WeGov

Raspberry Pi Tackles the Great Firewall and Peruvian Amazon

BY Rebecca Chao | Wednesday, November 13 2013

The low-cost computer has inspired a number of projects for social good (GijsbertPeijs/flickr)

When Eben Upton created the Raspberry Pi, a single-board computer the size of a credit card, he had no inkling its reach would extend beyond England’s borders and do more than inspire UK’s youth to program. A little went a long way. Thousands of miles, in fact, to places as far from the UK as China, India and as remote as the Peruvian Amazon. The Raspberry Pi, first conceived by Upton in 2006 and released in February of last year, is produced by the non-profit Raspberry Pi Foundation. Since then, it has sold 1.2 million units worldwide and was named the top 100 most inspiring social tech innovations by the Nominet Trust, which has noted its use in developing countries as a low-budget tool or computer. Read More

How to Lose Funds and Infuriate Users: Couchsurfing, a Cautionary Tale From the "Sharing Economy"

BY Sam Roudman | Thursday, November 7 2013

Embroidered Couchsurfing SpongeBob, by Courtney Leigh, 2010 (http://www.flickr.com/photos/courtney-leigh/5136501557/)

Couchsurfing is a global travel network founded in 2004. It claims six million adventurous travelers and hospitable hosts, together envisioning “a world made better by travel and travel made richer by connection.” But on October 10, the company cut that connection with 40 percent of its staff, and its CEO Tony Espinoza, who just took over the company 18 months ago, announced he was stepping down. Adding to its trouble, according to TechCrunch, is the fact that the company, which has raised over $22 million since becoming a for-profit more than two years ago, is burning through $800,000 a month. How did the once-successful community platform go south? Read More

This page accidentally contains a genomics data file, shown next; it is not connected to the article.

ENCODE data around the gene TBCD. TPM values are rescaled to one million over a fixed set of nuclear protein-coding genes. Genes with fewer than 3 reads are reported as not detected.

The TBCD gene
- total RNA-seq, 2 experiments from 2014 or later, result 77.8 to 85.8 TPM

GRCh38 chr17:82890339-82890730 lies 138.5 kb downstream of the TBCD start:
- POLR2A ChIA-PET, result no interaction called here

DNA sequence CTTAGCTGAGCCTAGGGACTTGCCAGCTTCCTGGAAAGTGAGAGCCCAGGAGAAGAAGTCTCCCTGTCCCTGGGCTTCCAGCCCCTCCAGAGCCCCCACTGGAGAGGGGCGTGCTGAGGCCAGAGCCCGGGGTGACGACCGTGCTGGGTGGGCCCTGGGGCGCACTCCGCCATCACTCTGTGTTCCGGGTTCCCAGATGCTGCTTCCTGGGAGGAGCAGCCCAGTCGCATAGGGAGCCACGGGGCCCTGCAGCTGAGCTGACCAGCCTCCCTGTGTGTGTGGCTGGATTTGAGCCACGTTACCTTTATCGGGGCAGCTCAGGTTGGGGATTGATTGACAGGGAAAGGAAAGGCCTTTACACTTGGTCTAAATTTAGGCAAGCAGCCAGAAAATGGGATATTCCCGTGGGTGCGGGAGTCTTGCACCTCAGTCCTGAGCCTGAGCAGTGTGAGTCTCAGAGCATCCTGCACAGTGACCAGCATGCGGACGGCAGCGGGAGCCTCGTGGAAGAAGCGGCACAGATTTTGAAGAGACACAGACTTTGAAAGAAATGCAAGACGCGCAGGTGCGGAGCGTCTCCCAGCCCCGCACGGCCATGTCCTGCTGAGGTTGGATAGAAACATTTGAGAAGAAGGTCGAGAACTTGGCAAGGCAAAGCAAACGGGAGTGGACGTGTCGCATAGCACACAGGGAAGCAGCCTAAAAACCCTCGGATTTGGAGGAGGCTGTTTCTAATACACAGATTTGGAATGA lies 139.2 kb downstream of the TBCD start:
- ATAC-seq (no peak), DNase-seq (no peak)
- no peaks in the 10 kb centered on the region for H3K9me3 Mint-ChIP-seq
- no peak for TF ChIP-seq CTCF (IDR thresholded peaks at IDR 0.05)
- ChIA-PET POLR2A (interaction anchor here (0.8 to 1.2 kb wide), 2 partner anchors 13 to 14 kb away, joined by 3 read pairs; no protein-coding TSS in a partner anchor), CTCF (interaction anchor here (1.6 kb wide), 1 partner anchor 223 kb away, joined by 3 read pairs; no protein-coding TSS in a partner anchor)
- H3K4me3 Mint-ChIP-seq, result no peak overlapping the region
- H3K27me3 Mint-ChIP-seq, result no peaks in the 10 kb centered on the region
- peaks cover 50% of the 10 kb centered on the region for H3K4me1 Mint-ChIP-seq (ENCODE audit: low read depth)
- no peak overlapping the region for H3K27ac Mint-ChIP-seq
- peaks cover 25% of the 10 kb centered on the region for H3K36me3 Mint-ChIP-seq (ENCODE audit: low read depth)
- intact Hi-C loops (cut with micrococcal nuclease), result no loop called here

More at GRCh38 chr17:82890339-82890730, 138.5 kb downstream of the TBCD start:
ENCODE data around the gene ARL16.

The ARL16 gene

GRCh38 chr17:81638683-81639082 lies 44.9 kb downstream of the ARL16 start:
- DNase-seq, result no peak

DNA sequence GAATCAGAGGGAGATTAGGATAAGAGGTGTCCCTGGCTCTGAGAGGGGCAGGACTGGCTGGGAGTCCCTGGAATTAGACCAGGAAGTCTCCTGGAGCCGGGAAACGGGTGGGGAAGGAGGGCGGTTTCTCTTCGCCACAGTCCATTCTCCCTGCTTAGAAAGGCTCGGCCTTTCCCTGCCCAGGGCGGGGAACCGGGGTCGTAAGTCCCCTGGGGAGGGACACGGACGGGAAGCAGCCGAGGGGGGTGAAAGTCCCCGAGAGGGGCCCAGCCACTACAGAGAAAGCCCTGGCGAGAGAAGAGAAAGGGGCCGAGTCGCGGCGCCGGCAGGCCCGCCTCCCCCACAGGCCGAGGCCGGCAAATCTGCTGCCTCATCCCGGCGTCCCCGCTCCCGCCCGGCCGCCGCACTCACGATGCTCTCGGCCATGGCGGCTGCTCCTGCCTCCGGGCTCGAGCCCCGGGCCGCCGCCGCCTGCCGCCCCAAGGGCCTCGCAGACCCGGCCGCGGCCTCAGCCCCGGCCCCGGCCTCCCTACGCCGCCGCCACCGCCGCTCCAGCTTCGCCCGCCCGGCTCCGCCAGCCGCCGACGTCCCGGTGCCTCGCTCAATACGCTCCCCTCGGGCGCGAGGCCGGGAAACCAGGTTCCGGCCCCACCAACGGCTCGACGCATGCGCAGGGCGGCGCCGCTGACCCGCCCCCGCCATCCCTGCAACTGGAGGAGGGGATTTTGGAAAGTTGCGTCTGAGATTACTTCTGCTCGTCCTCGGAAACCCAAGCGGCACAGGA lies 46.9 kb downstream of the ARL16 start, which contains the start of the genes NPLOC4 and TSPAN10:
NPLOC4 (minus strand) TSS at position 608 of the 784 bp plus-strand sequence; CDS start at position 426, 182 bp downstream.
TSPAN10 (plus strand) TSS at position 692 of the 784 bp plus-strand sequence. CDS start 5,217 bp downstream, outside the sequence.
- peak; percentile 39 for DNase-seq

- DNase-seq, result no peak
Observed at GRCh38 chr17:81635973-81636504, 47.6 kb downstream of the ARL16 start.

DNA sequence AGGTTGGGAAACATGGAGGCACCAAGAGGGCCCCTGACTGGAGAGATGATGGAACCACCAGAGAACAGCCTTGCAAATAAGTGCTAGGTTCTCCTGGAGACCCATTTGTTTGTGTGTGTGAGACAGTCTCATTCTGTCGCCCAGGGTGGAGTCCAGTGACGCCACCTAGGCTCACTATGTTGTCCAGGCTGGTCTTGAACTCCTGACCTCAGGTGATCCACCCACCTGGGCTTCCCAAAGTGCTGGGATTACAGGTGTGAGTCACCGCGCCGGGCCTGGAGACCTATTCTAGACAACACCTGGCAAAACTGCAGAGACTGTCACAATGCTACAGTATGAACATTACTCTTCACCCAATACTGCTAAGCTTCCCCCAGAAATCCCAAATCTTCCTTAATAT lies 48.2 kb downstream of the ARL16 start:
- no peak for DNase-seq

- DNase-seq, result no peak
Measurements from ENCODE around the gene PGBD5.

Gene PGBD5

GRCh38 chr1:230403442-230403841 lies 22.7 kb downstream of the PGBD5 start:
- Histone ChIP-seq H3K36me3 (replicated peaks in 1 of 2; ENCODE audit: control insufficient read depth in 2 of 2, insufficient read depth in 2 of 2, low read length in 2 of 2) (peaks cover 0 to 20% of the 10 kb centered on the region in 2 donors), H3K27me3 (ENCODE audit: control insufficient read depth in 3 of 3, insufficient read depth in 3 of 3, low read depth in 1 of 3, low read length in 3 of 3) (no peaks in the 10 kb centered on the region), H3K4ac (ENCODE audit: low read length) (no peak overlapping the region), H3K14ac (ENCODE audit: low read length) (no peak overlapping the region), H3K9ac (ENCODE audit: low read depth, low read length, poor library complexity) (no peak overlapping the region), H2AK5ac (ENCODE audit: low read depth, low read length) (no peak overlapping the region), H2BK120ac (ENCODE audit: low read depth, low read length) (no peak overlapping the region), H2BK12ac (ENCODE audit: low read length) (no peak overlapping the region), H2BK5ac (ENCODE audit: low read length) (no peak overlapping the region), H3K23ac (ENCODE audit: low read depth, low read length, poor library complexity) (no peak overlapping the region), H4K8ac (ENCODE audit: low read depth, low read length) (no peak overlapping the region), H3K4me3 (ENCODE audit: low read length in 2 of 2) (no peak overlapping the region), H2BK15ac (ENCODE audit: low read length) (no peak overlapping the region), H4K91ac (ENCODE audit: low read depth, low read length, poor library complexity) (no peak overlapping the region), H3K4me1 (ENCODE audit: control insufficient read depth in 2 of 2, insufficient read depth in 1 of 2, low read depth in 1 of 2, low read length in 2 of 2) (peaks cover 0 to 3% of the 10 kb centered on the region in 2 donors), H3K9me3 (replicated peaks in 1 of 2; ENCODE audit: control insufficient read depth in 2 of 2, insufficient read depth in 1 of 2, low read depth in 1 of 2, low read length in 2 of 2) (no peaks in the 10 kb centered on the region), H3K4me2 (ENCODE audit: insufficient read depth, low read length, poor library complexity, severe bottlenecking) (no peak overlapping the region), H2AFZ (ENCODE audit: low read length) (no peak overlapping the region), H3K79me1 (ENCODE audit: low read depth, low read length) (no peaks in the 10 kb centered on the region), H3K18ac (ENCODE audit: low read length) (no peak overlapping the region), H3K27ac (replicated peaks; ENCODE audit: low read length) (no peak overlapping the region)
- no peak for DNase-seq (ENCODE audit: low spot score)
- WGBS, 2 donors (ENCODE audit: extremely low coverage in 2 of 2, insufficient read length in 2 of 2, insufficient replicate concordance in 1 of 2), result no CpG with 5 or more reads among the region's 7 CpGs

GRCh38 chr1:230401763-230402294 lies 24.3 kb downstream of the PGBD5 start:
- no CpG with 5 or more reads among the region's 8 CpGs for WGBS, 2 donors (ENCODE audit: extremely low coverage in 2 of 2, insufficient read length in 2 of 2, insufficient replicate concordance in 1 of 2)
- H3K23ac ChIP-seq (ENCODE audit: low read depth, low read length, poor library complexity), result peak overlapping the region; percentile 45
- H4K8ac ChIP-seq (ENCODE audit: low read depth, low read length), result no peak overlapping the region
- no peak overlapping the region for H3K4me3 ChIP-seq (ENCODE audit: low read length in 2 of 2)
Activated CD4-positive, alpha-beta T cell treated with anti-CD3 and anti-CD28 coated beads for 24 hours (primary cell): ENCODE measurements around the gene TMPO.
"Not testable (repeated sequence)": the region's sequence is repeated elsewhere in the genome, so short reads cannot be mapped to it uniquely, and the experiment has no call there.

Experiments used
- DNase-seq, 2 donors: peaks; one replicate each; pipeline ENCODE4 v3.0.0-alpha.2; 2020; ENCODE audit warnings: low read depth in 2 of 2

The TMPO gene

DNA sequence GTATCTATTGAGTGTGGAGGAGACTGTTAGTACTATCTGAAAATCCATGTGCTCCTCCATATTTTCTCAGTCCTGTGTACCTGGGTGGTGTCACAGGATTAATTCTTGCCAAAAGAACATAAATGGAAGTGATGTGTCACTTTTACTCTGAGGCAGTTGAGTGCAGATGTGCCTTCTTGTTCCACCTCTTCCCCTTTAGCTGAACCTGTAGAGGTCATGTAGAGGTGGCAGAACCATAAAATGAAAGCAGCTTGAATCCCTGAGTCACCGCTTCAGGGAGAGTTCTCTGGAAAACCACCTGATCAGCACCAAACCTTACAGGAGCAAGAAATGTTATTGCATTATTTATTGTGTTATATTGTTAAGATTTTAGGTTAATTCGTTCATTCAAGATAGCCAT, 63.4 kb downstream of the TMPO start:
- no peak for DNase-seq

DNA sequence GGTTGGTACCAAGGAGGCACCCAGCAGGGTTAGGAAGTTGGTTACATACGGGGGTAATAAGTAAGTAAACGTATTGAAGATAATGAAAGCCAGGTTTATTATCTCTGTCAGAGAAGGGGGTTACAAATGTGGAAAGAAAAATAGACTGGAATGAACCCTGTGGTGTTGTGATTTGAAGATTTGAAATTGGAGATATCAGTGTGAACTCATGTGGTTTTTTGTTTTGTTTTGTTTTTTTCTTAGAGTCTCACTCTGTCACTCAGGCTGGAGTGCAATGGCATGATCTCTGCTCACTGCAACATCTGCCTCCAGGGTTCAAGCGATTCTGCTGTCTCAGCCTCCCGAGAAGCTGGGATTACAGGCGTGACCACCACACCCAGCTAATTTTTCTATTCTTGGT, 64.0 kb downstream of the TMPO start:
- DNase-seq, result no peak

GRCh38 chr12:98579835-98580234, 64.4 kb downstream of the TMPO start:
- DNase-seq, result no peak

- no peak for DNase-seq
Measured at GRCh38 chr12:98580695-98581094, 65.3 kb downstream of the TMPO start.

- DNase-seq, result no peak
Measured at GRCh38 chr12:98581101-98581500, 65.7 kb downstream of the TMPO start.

Analysis Examines How Much Illegal Money Airbnb Makes in New York

BY Sam Roudman | Thursday, November 7 2013

Does Airbnb benefit middle class renters, or is it enabling de facto slumlords to buy up apartments and distort rental markets? It turns out not to be an either/or proposition. In New York, a recent analysis from Tom Slee shows that while the majority of New York’s Airbnb hosts appear to operate within the state’s law, not renting out their entire apartments or secondary properties on a short term basis, almost half of Airbnb's revenue comes from hosts operating outside it. Read More

WeGov

Italy, a Test Lab for Participatory Democracy

BY Carola Frediani | Wednesday, November 6 2013

Beppe Grillo Rallying the Crowd at Piazza Dante in Naples. (Avanguardie.info Web Magazine/flickr)

Online platforms for participatory democracy are flourishing in Italy and they are being initiated by civil society and local governments alike. Some of these tools are limited to 'social reporting,' where citizens are asked to recount problems and disruptions; others strive for empowering people with some sort of liquid democracy that allows people to debate and even propose legislation. But all of these platforms grew out of a deep dissatisfaction toward Italian politics and politicians. Now, a variety of tools to enable bottom-up decision making are being tested by local municipalities in Italy and being developed by small groups of volunteers.